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Cultural critique is a broad field of study that employs many different theoretical traditions to analyze and critique cultural formations. Because culture is always historically and contextually determined, each era has had to develop its own methods of cultural analysis in order to respond to new technological innovations, new modes of social organization, new economic formations, and novel forms of oppression, exploitation, and subjugation.
The modern European tradition of cultural critique can be traced back to Immanuel Kant’s (1724-1804) seminal essay entitled ”What is Enlightenment?” Here, Kant opposed theocratic and authoritarian forms of culture with a liberal, progressive, and humanist culture of science, reason, and critique. By organizing society under the guiding principles of critical reason, Kant believed that pre-Enlightenment superstition and ignorance would be replaced by both individual liberty and universal peace.
Friedrich Nietzsche (1844-1900) historicized Kant’s version of critique through a technique called genealogy. Nietzsche argued that Kant’s necessary universals are born from historical struggles between competing interests. Nietzsche rested his faith not in universal categories of reason but rather in the aristocratic will to power to combat the ”herd mentality” of German mass culture.
Like Nietzsche, Karl Marx (1818-83) also rejected universal and necessary truths outside of history. Using historical materialism as his major critical tool, Marx argued that the dominant culture legitimated current exploitative economic relations. In short, the class that controls the economic base also controls the production of cultural and political ideas. Whereas Nietzsche traced central forms of mass culture back to the hidden source of power animating them, Marx traced cultural manifestations back to their economic determinates. Here culture is derived from antagonistic social relations conditioned by capitalism, which distorts both the content and the form of ideas. Thus for Marx, cultural critique is essentially ideological critique exposing the interests of the ruling class within its seemingly natural and universal norms.
With the Frankfurt School of social theory, cultural critique attempted to synthesize the most politically progressive and theoretically innovative strands of the former cultural theories. Max
Horkheimer (1895-1971), Theodor Adorno (1903-69), and Herbert Marcuse (1898-1979) are three of the central members of the Frankfurt School who utilized a transdisciplinary method that incorporated elements of critical reason, genealogy, historical materialism, sociology, and psychoanalysis to analyze culture. While heavily rooted in Marxism, the members of the Frankfurt School increasingly distanced themselves from Marx’s conception of the centrality of economic relations, focusing instead on cultural and political methods of social control produced through new media technologies and a burgeoning culture industry.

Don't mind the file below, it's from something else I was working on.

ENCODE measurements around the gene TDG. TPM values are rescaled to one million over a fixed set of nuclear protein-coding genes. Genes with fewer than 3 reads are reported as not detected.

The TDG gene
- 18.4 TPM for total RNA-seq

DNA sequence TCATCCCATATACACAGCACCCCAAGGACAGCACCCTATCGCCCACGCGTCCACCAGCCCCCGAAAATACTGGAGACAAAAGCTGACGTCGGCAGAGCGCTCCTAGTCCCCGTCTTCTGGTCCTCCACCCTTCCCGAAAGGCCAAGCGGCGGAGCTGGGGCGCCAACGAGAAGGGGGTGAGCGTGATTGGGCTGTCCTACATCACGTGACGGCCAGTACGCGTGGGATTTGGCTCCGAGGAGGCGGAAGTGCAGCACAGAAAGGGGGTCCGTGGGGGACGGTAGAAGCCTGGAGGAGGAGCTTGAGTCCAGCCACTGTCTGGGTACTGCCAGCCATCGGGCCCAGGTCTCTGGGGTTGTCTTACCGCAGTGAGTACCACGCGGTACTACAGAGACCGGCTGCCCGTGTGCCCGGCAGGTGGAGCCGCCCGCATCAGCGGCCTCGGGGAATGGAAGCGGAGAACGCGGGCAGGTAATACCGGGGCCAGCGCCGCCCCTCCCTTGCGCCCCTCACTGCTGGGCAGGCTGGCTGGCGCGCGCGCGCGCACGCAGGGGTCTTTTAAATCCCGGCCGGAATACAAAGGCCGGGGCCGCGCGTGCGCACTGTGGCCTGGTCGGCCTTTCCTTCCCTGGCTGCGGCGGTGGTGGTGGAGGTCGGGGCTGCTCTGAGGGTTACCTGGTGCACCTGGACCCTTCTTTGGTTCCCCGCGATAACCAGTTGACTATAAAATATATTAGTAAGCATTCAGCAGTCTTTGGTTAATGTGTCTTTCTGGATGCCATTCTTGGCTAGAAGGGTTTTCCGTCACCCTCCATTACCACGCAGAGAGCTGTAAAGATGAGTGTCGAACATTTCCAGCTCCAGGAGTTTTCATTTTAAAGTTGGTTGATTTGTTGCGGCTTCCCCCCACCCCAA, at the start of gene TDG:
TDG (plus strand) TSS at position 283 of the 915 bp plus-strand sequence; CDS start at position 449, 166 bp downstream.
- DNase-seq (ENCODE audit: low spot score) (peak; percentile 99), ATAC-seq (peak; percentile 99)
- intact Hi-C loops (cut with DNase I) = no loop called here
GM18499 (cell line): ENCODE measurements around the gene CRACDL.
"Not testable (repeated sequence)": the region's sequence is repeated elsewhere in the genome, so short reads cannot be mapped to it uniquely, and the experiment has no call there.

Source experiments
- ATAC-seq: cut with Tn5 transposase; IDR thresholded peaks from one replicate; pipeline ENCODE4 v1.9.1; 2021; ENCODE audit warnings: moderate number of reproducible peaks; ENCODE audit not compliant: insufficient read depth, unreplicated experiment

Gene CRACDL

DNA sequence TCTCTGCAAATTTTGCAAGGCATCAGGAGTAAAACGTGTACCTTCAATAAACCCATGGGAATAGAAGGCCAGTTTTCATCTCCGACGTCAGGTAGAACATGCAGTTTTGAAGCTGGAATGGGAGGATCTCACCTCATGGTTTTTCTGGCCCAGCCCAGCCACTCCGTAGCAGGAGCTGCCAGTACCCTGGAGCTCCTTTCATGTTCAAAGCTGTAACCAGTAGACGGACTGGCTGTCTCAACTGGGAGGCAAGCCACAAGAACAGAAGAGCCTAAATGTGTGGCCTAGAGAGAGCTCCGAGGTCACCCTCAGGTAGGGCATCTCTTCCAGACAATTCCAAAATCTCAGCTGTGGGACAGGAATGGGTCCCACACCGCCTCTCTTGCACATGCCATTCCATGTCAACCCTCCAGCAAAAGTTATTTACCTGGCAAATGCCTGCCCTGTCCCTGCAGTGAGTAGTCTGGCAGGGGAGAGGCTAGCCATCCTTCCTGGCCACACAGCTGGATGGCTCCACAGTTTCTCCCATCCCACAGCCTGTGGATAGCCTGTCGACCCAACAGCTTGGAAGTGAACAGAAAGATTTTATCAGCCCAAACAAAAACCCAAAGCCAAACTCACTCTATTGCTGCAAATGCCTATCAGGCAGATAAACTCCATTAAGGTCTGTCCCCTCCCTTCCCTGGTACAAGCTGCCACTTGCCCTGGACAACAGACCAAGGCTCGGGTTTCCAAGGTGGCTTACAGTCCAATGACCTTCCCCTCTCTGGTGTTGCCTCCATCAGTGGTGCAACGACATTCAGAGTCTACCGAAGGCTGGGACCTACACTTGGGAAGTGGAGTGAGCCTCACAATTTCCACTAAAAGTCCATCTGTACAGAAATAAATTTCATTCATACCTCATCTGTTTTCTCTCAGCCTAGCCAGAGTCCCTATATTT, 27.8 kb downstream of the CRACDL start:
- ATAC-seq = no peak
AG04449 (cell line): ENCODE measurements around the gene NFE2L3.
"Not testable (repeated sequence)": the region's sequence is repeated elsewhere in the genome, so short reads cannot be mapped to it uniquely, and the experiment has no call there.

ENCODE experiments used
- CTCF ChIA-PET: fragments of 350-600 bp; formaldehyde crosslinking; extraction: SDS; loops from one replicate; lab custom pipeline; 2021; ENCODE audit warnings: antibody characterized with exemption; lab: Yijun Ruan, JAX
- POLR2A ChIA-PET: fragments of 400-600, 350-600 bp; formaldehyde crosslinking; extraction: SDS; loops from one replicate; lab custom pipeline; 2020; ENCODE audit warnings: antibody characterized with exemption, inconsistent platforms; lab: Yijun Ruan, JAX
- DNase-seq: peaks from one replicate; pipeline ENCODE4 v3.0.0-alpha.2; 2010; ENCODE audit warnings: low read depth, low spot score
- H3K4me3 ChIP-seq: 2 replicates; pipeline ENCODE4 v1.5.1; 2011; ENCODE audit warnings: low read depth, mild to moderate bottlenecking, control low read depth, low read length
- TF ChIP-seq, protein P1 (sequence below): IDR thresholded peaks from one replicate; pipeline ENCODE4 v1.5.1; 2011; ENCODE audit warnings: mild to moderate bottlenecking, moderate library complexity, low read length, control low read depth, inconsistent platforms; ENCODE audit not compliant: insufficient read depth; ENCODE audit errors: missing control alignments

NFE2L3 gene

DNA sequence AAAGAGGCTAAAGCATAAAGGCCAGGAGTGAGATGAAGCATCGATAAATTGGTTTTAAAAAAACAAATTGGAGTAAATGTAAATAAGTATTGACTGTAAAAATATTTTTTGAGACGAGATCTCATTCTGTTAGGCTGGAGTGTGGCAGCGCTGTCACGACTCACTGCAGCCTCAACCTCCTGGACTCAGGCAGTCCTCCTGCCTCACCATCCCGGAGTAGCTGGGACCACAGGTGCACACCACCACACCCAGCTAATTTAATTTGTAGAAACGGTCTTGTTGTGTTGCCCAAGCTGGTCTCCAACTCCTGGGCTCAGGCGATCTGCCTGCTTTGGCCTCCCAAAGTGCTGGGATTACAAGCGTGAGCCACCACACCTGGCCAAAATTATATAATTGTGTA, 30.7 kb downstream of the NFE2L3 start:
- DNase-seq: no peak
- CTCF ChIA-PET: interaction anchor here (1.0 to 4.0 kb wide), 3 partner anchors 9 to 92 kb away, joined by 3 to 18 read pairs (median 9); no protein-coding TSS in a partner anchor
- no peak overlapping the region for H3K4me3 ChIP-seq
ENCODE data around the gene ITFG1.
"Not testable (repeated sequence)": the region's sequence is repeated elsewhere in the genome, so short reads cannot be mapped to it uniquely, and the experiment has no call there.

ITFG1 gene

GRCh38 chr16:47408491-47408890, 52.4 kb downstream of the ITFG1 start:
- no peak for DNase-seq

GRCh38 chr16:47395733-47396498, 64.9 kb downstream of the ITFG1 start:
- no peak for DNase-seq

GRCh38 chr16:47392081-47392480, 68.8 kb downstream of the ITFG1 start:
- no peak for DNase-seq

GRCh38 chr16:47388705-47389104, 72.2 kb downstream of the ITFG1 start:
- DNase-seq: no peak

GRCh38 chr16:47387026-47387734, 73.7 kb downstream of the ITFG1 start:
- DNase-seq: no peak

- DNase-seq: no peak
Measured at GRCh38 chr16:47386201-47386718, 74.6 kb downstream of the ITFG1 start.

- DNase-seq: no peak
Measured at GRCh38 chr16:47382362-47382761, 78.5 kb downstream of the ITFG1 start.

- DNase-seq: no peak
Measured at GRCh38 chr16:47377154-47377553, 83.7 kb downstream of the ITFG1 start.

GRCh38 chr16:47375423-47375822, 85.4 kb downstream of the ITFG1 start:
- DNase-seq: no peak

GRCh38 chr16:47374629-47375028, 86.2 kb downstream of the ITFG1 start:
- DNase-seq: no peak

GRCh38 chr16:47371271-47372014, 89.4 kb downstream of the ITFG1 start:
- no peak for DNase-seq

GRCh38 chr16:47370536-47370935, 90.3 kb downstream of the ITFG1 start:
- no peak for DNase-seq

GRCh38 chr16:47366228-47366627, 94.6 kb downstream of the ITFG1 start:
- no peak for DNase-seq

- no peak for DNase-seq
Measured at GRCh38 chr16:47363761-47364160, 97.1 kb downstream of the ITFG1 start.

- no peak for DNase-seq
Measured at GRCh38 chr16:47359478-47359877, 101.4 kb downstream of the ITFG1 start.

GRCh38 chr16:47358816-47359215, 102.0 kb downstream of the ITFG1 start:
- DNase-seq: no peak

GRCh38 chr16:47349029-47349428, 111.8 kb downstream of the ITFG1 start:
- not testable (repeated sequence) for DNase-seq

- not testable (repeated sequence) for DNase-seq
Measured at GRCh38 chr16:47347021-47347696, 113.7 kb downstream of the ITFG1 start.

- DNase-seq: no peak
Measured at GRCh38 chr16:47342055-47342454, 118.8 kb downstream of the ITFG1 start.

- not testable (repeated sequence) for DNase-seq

While the Frankfurt School articulated cultural conditions in a stage of monopoly capitalism and fascist tendencies, British cultural studies emerged in the 1960s when, first, there was widespread global resistance to consumer capitalism and an upsurge of revolutionary movements. British cultural studies originally was developed by Richard Hoggart, Raymond Williams, and E. P. Thompson to preserve working-class culture against colonization by the culture industry. Both British cultural studies and the Frankfurt School recognized the central role of new consumer and media culture in the erosion of working-class resistance to capitalist hegemony. British cultural studies turned toward the oppositional potentials within youth subcultures.
Currently, cultural critique is attempting to respond to a new era of global capitalism, hybridized cultural forms, and increasing control of information by a handful of media conglomerates. As a response to these economic, social, and political trends, cultural critique has expanded its theoretical repertoire to include multicultural, postcolonial, and feminist critiques of culture. Thus, cultural criticism is reevaluating its own internal complicity with racism, sexism, colonialism, and homophobia and in the process gaining a new level of self-reflexivity that enables it to become an increasingly powerful tool for social emancipation.
- Durham, M. G. & Kellner, D. (2001) Media and Cultural Studies. Blackwell, Malden, MA.
- Kellner, D. (1989) Critical Theory, Marxism, and Modernity. Johns Hopkins University Press, Baltimore, MD.